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Alternative Names
whooping cough

The bacteria Bordetella pertussis causes pertussis, a respiratory illness characterised by severe episodes of cough.

What is going on in the body?
Pertussis is spread from person to person through respiratory secretions. The time between when a person is exposed to pertussis and when symptoms begin is usually 1 to 2 weeks. The disease begins with mild cold like symptoms, but can progress to severe episodes of coughing. In young children, the episodes of coughing are followed by a characteristic whooping sound when breathing in. Patients will sometimes vomit after a coughing episode.

The disease is most severe in young infants. It can be associated with apnoea, or long periods without breathing, and respiratory arrest. The main symptom in older children and adults is often just a cough that lasts a few weeks to months. The disease has become much less common with routine use of the pertussis vaccine over the past 60 years.

What are the signs and symptoms of the infection?
Signs and symptoms of pertussis include:
  • sneezing and nasal congestion.
  • tearing from the eyes.
  • loss of appetite.
  • fatigue.
  • a hacking cough. The hacking cough is then followed by explosive coughs that end in a high pitched whoop, young infants often do not develop a whoop.
Emergency symptoms include difficulty breathing and blue lips. A doctor should be contacted immediately if these symptoms occur.

What are the causes and risks of the infection?
Bordetella pertussis causes pertussis.

What can be done to prevent the infection?
The pertussis vaccine prevents infection with Bordetella pertussis in almost all cases. Common side effects of the vaccine are fever and redness, swelling, and pain at the site of the injection. These side effects are much less common now that the acellular vaccine is used routinely. Rare side effects include an allergic reaction and febrile seizures.

A person in close contact with an individual with pertussis should take antibiotics to prevent the disease. This is true even for persons who have been vaccinated, because the vaccine is not 100% effective.

How is the infection diagnosed?
Bordetella pertussis can be cultured from a sample of mucous from the nose. It usually takes about 2 weeks to obtain a culture result. In addition, special antibody stains can be used to detect the organism in 1 to 2 days.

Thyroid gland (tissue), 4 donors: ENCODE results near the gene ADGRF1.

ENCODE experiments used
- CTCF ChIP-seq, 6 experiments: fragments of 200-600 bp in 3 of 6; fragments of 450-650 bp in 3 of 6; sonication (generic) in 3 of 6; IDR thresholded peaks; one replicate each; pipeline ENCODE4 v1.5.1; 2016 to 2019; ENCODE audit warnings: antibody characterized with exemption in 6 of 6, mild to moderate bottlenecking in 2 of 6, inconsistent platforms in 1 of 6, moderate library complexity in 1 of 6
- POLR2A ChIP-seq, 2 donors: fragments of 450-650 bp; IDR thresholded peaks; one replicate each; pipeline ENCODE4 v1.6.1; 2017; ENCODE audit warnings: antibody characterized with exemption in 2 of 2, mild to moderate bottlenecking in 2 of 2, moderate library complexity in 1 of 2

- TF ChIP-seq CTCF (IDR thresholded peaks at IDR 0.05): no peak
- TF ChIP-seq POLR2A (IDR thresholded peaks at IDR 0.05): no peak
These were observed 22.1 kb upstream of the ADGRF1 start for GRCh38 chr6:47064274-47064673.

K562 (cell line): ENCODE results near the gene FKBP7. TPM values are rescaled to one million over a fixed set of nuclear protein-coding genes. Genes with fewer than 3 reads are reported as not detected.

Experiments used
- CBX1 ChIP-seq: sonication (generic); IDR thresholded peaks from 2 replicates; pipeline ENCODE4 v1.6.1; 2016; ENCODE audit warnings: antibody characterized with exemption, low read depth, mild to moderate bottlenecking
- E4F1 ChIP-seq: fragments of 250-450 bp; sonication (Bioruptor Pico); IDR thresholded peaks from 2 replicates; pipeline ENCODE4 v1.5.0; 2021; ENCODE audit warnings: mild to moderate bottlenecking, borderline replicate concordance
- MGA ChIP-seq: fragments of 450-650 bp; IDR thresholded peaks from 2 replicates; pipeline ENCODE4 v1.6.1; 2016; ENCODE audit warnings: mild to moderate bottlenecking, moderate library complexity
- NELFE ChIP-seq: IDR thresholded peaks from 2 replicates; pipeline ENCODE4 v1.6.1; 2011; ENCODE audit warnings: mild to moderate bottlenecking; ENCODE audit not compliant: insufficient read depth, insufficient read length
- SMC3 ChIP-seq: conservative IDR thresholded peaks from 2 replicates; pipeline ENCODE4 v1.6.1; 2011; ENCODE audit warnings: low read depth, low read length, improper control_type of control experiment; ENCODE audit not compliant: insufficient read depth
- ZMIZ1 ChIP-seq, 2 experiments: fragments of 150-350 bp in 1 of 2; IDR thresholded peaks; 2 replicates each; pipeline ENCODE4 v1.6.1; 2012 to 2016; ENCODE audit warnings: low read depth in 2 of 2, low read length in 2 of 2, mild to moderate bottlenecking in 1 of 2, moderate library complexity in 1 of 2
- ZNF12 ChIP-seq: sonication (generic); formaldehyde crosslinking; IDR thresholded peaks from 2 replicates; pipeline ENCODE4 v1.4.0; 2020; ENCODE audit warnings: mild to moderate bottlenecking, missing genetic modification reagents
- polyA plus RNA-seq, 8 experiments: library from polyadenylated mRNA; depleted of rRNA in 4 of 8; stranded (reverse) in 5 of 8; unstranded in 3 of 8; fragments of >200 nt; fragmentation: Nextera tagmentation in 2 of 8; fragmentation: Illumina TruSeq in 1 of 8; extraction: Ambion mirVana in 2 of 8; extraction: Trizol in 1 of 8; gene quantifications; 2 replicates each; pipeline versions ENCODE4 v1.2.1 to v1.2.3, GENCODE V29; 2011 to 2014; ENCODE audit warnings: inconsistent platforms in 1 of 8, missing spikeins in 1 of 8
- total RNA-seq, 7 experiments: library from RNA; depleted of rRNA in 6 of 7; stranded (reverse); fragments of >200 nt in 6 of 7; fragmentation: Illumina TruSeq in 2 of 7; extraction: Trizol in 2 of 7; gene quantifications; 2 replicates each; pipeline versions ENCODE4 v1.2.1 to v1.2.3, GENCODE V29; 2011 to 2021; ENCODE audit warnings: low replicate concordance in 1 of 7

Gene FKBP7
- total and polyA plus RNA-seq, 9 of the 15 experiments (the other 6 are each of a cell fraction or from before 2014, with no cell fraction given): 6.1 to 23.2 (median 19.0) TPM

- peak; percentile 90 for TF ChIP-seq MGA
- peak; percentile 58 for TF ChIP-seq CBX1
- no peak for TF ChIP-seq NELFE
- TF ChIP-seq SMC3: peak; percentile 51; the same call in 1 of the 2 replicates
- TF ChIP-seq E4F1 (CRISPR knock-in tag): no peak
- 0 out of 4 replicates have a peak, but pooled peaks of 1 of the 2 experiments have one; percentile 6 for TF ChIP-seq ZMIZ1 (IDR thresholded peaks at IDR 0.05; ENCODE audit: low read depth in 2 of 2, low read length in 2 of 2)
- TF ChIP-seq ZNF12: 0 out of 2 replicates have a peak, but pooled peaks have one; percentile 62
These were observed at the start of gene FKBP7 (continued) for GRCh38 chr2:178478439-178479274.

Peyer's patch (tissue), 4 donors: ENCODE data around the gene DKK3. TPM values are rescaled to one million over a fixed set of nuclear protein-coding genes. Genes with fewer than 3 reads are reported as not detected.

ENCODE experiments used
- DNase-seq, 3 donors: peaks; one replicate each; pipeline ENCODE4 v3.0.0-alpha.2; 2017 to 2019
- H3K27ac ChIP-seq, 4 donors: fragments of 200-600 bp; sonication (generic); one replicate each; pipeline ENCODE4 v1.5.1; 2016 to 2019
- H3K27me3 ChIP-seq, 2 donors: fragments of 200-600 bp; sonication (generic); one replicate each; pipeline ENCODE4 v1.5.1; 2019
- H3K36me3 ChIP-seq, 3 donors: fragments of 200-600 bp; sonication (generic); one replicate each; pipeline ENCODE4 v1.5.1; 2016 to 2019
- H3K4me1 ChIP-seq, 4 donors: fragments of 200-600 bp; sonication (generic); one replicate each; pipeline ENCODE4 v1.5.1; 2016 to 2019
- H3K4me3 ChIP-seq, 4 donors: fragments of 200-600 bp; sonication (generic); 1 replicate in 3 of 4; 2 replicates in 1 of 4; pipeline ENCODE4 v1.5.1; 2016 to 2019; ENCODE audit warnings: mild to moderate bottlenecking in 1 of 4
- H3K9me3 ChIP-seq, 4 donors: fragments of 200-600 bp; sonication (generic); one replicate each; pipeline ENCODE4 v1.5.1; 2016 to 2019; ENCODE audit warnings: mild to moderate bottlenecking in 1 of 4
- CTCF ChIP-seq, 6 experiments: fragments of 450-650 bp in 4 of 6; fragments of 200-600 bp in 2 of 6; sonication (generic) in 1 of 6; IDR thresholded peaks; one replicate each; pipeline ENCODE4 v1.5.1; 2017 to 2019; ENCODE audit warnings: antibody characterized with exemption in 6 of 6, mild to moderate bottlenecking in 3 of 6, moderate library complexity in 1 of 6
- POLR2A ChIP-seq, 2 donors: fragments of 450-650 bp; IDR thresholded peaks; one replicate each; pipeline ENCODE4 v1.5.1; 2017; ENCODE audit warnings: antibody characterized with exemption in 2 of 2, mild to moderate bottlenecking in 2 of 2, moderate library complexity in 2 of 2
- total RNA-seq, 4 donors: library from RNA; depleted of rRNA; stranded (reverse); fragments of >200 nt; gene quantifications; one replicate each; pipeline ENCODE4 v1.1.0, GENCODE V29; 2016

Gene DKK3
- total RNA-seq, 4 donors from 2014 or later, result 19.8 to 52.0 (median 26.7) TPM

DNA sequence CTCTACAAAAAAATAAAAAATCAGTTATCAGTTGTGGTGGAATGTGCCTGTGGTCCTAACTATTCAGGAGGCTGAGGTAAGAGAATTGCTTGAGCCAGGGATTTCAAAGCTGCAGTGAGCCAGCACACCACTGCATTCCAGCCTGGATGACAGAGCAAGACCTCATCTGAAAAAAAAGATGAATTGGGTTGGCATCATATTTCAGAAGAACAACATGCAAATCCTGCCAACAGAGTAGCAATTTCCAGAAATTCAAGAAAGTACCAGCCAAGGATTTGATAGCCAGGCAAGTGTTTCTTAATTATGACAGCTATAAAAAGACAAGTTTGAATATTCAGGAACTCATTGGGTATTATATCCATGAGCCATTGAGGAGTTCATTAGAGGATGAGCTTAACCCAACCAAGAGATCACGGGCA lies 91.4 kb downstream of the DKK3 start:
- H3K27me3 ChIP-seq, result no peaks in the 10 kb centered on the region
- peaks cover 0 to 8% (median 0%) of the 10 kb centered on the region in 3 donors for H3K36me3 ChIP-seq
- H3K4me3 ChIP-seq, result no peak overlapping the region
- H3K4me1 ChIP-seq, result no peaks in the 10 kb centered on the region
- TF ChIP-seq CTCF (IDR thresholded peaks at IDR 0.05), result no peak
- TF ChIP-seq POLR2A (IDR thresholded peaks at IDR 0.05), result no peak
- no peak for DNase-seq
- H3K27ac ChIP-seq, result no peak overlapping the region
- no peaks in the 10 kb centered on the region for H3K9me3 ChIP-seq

What are the long-term effects of the infection?
For months afterward, even a mild upper respiratory infection, such as a cold, can cause prolonged coughing spells.

What are the risks to others?
Pertussis can be spread to those who have not been immunised, through respiratory secretions of an infected person. Erythromycin may be prescribed for family members, particularly those under 2 years old. The pertussis vaccine is the best method of preventing risks to others.

What are the treatments for the infection?
Erythromycin, an antibiotic, is given to treat the infection. If given very early in the course of the disease, it may lessen the symptoms. If given later, it has no effect on the disease, but it will decrease the risk of spreading the disease to others.

What are the side effects of the treatments?
The main side effects of erythromycin are abdominal cramping, nausea, vomiting, and diarrhoea.

What happens after treatment for the infection?
As the person recovers from pertussis, the coughing and vomiting gradually subside.

How is the infection monitored?
Once pertussis has subsided, a person should no longer need monitoring. A person who has had pertussis may find they are more susceptible to respiratory infections for a few months.

Author: John Wegmann, MD
Reviewer: HealthAnswers Australia Medical Review Panel
Editor: Dr David Taylor, Chief Medical Officer HealthAnswers Australia
Last Updated: 1/10/2001
Potential conflict of interest information for reviewers available on request

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